glycidyl methacrylate, vinyl acetate (converted to poly vinyl acetate, thence to polyvinyl alcohol), and styrene (converted to polystyrene, then sulfonated polystyrene).

The problems which these monomers entail can be broadly considered under three categories:

(1) solubility of monomer in silicone polymer;

(2) monomer which, under ionizing radiation, forms a cross-linked tough or glassy gel;

(3) monomer initially homogeneous solution, upon polymerization, forms into two coexistent solution phases

Each set of problems is considered hereunder.

B. Control of Monomer Solubility

It has been found that the use of solvents or diluents for the useful monomers of this invention can provide a means for balancing the driving force of the monomer into the silicone so that excessive monomer solubility in the silicone does not occur. The monomer or mixture of monomers should be soluble in the solvent. The solvents, by their solvation for the monomer, prevent monomer dissolution into the silicone to the extent that would occur if the solvent were not employed.

The desirable effects attained by adding solvent to reduce the solubility of the monomer in silicone also can be attained by adding to the monomer composition a polymer in which the monomer is soluble. For example, polyvinyl pyrrolidone (PVP) can be added to monomeric NVP to form a viscous solution. The PVP, like the solvent, acts to partition the monomer between the silicone and itself to lower monomer solubility in the silicone relative to what would occur when the PVP is not present. When employing a polymer in the monomer composition, low molecular weight polymer is preferred and the concentration of the polymer should be chosen so as to avoid tough or glassy gel which may physically distort the shape of the silicone. With a monomer of the methacrylate or acrylate type, gelation occurs only too easily and the addition of polymer to the monomer would be disadvantageous. In any event, the use of the polymer with methacrylate or acrylate monomers is not warranted since these monomers are not significantly soluble in silicones.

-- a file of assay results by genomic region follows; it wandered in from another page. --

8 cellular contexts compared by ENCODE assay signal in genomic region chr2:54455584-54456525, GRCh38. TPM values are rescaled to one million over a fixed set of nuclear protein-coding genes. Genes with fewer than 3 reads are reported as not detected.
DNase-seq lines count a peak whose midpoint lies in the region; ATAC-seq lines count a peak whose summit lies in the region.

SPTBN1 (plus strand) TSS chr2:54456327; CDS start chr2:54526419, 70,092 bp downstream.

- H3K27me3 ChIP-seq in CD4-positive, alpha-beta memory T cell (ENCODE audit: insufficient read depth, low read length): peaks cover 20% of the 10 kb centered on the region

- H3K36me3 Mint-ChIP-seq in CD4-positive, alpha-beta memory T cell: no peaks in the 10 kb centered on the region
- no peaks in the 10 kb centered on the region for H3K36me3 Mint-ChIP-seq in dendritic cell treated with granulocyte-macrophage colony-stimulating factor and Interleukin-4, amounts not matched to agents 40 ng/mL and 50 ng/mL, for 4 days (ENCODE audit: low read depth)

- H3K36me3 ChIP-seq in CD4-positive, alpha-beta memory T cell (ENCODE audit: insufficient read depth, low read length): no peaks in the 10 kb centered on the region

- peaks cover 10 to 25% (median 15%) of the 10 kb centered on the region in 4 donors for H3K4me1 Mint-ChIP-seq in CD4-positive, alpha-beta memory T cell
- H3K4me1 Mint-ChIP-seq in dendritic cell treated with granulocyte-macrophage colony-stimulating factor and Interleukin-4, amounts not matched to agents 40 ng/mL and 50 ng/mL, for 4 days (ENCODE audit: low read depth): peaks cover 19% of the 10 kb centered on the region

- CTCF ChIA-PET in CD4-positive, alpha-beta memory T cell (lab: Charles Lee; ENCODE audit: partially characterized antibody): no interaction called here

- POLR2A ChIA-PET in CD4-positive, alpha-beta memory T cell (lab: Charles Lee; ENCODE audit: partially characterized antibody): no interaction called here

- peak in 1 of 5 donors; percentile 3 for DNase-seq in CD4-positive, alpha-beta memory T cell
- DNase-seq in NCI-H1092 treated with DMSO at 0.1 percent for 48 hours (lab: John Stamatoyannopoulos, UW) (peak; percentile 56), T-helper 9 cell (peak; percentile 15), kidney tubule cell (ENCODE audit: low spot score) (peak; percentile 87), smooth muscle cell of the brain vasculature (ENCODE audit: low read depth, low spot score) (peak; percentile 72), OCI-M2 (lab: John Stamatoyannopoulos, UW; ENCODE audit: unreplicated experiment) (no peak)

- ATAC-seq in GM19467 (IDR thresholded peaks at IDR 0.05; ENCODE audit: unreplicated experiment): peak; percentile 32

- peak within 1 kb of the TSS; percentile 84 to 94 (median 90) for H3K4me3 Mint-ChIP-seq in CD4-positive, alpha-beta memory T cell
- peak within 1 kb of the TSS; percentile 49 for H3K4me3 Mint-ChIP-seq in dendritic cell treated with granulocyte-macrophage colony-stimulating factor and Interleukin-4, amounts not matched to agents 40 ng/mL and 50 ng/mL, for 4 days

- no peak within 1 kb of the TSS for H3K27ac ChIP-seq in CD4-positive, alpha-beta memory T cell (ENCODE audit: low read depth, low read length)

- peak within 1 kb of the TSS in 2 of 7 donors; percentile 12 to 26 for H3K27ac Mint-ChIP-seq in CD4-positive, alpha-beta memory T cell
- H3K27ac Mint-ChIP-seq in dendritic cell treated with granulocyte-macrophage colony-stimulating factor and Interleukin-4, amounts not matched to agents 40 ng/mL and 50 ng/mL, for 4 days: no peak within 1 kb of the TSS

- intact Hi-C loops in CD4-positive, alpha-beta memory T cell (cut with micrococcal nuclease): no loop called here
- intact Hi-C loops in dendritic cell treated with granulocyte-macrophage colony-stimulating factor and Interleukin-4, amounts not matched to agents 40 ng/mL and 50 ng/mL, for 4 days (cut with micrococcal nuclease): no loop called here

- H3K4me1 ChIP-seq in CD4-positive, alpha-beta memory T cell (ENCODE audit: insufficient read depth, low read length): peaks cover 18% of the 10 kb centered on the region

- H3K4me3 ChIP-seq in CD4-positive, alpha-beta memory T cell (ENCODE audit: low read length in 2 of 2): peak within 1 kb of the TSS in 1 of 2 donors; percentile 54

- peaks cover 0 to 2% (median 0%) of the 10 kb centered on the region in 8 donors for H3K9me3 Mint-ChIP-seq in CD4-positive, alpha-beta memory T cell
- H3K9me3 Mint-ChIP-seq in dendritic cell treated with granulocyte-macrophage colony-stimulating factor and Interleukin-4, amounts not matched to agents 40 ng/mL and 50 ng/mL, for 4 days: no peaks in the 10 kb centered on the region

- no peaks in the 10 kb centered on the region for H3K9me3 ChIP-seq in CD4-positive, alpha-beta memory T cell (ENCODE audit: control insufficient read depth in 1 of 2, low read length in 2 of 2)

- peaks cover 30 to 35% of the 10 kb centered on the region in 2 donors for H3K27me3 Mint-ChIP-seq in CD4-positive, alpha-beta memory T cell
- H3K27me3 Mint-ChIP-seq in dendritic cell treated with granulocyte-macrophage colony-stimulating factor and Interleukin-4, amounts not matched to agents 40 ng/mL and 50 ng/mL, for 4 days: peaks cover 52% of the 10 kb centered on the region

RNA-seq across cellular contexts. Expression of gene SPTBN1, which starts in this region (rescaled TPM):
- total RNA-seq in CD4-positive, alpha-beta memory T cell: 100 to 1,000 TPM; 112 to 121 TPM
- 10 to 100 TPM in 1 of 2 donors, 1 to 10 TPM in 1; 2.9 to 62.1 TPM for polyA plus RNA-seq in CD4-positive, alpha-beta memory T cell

C. Control of Gelation

The hydroxyalkyl methacrylate monomers in undiluted state easily form cross-linked matter under ionizing radiation. which, depending on dose level and presence as contaminant of disubstituted esters such as ethylene glycol dimethacrylate, can vary from weak gel to tough and/or glassy matter. Probably this is because of the high kinetic chain length of acrylates and methacrylates, reflecting a high ratio of propagation velocity constant to termination velocity constant; thus rapid development of high molecular weight polymer with corresponding high viscosity leads further to the reduction of the termination velocity constant.

In any case it is impractical to use undiluted hydroxyalkyl methacrylates because the radiation dose necessary to cause grafting to a silicone surface will lead to a gel. Though the gel may be sufficiently fragile to be strippable from the silicone, such a procedure entails extra labor.

Thus, especially with the hydroxyalkyl methacrylate it is desirable to dilute the monomer with a solvent such as water glycol, glycerol, or the like prior to irradiation.

This permits one to deliver a substantially higher dose of radiation to the silicone-monomer solution, thereby effecting grafting while avoiding gelation entirely, or while limiting cross-linking of the hydroxymethacrylate so that if gelation occurs, the gel is fragile and readily removed.

As will be obvious to one skilled in the art, a critical aspect of the use of hydroxyalkyl methacrylate is the content of difunctional (dimethacrylate) monomer. The greater the content of this contaminant, the more easily is the crosslinked state produced. Nonetheless, even highly purified monomer when exposed to ionizing radiation will undergo side group radical formation that, in combination with the long chain lengths of these polymers, leads to cross-linking beyond a certain percentage conversion of the monomer.

D. Phase Separation and Its Effects

When diluted with certain solvents, e.g. water, the hydroxyalkyl methacrylate monomers, initially in homogeneous solution, evolve into two phases upon polymerization, depending on solvent content. For example, 20% HEMA in 80% water solution is homogeneous. When exposed to a short, single dose of radiation of about 3 megarads, two phases evolve, one highly viscous, containing polymerized HEMA and the other more fluid, containing mostly water. Both phases are transparent.